How to Use Natural Experiments to Measure Misallocation

56 Pages Posted: 12 Jan 2018 Last revised: 8 Feb 2021

See all articles by David Alexandre Sraer

David Alexandre Sraer

Princeton University; University of California, Berkeley

David Thesmar

Massachusetts Institute of Technology (MIT) - Sloan School of Management; National Bureau of Economic Research (NBER); Centre for Economic Policy Research (CEPR)

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Date Written: october 31, 2020

Abstract

We propose a method to estimate the effect of firm policies (e.g., bankruptcy laws or subsidized credit) on allocative efficiency using (quasi-) experimental evidence. Our approach takes general equilibrium effects into account and requires neither a structural estimation nor a precise assumption on how the experiment affects firms. Our aggregation formula relies on treatment effects of the policy on the distribution of output-to-capital ratios, which are easily estimated in (quasi-) experimental data. We show that this method is valid as long as the true data-generating process belongs to a large class of commonly-used models in macro-finance. Finally, we apply this method to the French banking deregulation episode of the mid-1980s and find that this reform led to an increase in aggregate TFP of 2.7%.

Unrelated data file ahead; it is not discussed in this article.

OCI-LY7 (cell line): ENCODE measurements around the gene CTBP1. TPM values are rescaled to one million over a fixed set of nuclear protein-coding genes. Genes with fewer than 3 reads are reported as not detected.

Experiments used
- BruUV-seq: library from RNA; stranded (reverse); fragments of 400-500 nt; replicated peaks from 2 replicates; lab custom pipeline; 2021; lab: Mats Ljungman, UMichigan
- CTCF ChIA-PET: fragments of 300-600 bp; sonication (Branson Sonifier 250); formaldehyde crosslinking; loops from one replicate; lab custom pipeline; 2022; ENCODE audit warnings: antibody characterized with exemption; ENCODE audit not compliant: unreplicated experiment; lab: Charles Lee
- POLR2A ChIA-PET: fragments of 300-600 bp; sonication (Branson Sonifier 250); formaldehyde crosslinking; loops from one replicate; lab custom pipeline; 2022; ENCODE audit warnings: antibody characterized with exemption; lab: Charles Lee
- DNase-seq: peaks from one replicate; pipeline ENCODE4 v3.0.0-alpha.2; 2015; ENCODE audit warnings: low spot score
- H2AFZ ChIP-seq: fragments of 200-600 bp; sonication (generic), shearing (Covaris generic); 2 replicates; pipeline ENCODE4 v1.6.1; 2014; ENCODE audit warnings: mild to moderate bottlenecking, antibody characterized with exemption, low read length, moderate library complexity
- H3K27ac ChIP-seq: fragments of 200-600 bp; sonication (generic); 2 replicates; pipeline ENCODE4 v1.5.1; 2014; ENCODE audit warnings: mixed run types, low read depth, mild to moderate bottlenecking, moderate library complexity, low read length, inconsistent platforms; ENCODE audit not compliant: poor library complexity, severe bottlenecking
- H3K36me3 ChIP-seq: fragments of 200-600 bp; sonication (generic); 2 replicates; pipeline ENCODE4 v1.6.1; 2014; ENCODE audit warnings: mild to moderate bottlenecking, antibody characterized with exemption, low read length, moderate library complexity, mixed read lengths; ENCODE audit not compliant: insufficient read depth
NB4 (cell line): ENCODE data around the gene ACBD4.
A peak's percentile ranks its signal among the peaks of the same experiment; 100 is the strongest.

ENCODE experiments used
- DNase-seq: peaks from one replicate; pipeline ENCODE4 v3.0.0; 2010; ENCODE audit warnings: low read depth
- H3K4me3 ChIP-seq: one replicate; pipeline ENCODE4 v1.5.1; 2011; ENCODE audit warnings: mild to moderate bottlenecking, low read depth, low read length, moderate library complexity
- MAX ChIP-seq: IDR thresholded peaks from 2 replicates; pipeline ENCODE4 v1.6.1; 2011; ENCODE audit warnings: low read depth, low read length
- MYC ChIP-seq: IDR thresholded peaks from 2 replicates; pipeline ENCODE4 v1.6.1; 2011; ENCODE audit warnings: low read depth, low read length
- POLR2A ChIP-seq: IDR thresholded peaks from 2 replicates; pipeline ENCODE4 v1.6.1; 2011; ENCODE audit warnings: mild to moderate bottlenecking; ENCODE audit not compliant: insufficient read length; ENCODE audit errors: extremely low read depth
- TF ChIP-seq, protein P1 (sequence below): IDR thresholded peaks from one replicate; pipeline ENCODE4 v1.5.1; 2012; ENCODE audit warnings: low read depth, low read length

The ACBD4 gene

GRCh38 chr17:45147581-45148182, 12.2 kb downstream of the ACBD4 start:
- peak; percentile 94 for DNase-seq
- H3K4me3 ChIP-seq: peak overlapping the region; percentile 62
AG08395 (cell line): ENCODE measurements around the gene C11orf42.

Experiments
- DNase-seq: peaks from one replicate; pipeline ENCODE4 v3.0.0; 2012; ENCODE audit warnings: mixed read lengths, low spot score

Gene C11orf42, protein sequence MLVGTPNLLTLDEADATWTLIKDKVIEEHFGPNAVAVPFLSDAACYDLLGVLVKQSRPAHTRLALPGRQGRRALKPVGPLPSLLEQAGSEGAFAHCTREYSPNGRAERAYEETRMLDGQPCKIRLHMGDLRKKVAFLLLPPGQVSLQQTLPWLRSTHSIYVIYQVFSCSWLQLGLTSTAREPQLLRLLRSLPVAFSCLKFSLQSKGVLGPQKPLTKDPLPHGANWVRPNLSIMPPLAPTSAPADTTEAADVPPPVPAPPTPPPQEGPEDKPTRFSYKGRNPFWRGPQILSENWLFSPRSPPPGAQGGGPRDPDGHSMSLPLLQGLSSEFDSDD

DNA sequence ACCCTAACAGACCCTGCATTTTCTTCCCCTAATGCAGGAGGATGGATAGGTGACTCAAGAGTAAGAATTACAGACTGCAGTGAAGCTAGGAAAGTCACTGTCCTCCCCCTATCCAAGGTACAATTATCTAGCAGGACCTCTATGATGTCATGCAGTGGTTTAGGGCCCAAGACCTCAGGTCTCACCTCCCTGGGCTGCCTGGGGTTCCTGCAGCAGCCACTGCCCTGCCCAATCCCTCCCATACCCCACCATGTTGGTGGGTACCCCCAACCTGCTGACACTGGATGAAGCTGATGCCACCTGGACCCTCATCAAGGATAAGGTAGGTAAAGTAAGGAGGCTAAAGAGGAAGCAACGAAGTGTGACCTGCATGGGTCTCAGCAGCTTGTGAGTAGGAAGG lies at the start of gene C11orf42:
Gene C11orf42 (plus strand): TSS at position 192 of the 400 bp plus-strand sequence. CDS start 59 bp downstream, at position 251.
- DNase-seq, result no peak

Keywords: firm-level experriments; aggregation; misallocation; distorsions

JEL Classification: D24; O47

Suggested Citation

Sraer, David Alexandre and Sraer, David Alexandre and Thesmar, David, How to Use Natural Experiments to Measure Misallocation (october 31, 2020). Available at SSRN: https://ssrn.com/abstract=3099007 or http://dx.doi.org/10.2139/ssrn.3099007

David Alexandre Sraer

Princeton University ( email )

22 Chambers Street
Princeton, NJ 08544-0708
United States

University of California, Berkeley ( email )

310 Barrows Hall
Berkeley, CA 94720
United States

David Thesmar (Contact Author)

Massachusetts Institute of Technology (MIT) - Sloan School of Management ( email )

100 Main Street
Cambridge, MA 02142
United States

National Bureau of Economic Research (NBER) ( email )

1050 Massachusetts Avenue
Cambridge, MA 02138
United States

Centre for Economic Policy Research (CEPR) ( email )

London
United Kingdom

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